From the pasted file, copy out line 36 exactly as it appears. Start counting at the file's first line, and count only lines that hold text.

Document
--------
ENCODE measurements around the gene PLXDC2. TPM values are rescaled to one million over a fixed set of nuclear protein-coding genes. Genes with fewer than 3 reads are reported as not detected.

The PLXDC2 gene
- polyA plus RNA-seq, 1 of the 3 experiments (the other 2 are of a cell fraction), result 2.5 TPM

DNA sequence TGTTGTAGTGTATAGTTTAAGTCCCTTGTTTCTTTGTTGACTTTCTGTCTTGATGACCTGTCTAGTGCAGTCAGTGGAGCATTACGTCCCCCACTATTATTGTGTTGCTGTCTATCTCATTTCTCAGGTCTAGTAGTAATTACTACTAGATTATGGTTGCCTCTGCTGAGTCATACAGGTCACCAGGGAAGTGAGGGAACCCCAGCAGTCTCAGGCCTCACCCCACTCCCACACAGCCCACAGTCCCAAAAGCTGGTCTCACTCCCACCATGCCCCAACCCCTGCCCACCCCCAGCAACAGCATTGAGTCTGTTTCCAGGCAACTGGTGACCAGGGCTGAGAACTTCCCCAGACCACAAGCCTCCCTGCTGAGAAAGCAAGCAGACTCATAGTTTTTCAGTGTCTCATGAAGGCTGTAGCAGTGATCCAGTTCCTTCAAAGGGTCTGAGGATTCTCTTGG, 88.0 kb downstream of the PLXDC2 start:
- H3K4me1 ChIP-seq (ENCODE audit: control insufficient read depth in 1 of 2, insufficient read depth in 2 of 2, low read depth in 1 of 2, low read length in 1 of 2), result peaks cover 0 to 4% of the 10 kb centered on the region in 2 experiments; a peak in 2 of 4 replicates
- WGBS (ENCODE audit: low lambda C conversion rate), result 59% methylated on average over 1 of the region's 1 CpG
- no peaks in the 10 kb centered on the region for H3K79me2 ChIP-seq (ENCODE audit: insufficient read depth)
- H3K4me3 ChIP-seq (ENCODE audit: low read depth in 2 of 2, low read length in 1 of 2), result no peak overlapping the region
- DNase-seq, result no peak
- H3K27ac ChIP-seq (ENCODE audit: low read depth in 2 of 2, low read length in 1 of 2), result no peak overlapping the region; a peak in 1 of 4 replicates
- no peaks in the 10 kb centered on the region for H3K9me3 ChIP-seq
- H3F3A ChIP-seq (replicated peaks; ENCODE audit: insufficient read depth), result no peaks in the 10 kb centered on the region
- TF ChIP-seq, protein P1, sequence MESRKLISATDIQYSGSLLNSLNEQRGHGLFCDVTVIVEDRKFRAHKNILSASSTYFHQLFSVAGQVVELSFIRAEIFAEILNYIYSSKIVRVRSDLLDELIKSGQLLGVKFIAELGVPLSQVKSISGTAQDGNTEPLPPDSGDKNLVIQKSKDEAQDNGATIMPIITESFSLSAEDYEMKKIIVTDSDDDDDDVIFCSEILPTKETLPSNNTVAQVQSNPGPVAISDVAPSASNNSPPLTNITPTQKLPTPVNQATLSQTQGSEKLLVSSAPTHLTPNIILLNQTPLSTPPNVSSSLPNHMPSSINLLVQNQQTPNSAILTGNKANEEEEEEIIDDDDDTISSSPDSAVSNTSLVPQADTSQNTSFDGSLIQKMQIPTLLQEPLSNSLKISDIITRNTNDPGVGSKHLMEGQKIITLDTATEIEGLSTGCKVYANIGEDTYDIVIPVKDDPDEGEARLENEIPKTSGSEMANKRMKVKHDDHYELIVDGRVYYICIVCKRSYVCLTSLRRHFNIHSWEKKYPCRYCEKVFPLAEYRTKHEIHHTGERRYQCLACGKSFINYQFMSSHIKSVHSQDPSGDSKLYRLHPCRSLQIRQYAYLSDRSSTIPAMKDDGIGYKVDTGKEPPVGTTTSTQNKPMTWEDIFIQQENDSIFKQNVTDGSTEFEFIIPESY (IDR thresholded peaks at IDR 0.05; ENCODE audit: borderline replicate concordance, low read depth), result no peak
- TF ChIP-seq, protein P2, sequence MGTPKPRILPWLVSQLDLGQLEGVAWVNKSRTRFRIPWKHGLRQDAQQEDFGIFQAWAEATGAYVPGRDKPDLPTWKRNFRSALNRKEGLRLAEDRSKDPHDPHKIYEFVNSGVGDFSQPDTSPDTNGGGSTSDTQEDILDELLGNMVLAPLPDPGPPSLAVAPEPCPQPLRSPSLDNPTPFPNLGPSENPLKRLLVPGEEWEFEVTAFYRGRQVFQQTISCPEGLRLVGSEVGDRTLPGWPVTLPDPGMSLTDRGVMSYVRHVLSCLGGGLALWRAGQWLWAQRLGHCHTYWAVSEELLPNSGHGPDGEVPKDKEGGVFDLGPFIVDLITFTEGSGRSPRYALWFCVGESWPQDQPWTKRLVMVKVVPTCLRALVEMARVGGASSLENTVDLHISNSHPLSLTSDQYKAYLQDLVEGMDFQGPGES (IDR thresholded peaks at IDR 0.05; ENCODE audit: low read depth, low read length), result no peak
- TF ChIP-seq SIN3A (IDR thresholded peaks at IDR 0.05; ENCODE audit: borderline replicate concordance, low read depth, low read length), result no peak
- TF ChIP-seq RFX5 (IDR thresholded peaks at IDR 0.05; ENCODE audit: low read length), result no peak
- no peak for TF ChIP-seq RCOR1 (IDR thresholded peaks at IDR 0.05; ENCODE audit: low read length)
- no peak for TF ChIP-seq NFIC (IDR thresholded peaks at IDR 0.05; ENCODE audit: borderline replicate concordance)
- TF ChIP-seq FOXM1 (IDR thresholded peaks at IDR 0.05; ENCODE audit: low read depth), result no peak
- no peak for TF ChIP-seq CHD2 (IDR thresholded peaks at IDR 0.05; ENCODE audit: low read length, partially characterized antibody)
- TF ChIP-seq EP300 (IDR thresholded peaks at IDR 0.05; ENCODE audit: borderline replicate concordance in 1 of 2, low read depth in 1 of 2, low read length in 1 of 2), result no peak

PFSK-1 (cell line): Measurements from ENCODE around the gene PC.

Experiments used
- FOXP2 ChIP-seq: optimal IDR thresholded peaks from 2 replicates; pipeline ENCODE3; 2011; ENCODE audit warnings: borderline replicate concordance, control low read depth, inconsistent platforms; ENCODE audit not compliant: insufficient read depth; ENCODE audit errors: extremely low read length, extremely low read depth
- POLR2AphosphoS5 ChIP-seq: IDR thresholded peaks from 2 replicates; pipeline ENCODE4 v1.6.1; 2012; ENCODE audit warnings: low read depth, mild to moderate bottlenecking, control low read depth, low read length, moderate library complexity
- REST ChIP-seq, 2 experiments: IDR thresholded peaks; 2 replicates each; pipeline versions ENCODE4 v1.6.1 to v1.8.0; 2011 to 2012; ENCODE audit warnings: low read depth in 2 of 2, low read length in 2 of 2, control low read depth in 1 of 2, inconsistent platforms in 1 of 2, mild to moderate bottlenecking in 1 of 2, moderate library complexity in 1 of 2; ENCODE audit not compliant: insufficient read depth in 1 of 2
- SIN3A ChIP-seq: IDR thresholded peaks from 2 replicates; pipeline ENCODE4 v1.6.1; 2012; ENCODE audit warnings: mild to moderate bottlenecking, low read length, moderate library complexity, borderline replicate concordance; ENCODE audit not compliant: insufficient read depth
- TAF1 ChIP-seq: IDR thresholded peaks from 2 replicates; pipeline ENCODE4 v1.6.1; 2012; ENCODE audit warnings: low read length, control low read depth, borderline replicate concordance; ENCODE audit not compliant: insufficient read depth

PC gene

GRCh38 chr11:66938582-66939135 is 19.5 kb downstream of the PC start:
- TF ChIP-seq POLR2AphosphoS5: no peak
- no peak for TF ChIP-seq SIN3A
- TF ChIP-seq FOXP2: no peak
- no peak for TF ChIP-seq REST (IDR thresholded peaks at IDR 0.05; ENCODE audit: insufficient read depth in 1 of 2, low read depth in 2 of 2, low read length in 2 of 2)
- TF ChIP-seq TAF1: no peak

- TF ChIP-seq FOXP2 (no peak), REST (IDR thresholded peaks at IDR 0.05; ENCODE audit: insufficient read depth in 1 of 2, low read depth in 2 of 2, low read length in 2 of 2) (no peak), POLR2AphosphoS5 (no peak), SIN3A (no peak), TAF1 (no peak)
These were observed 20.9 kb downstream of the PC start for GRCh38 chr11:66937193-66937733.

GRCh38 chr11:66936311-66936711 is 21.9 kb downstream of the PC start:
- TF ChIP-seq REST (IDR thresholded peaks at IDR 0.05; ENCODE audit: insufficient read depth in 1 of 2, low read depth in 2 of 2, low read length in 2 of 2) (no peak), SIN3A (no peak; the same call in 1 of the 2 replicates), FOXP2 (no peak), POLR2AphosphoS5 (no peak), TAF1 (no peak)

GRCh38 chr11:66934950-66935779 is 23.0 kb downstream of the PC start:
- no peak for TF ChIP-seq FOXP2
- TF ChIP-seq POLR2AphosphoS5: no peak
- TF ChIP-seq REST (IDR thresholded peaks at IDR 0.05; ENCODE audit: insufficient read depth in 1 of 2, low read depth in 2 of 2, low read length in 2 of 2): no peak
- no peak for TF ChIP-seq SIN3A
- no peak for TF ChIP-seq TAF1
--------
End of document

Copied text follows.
- TF ChIP-seq FOXP2 (no peak), REST (IDR thresholded peaks at IDR 0.05; ENCODE audit: insufficient read depth in 1 of 2, low read depth in 2 of 2, low read length in 2 of 2) (no peak), POLR2AphosphoS5 (no peak), SIN3A (no peak), TAF1 (no peak)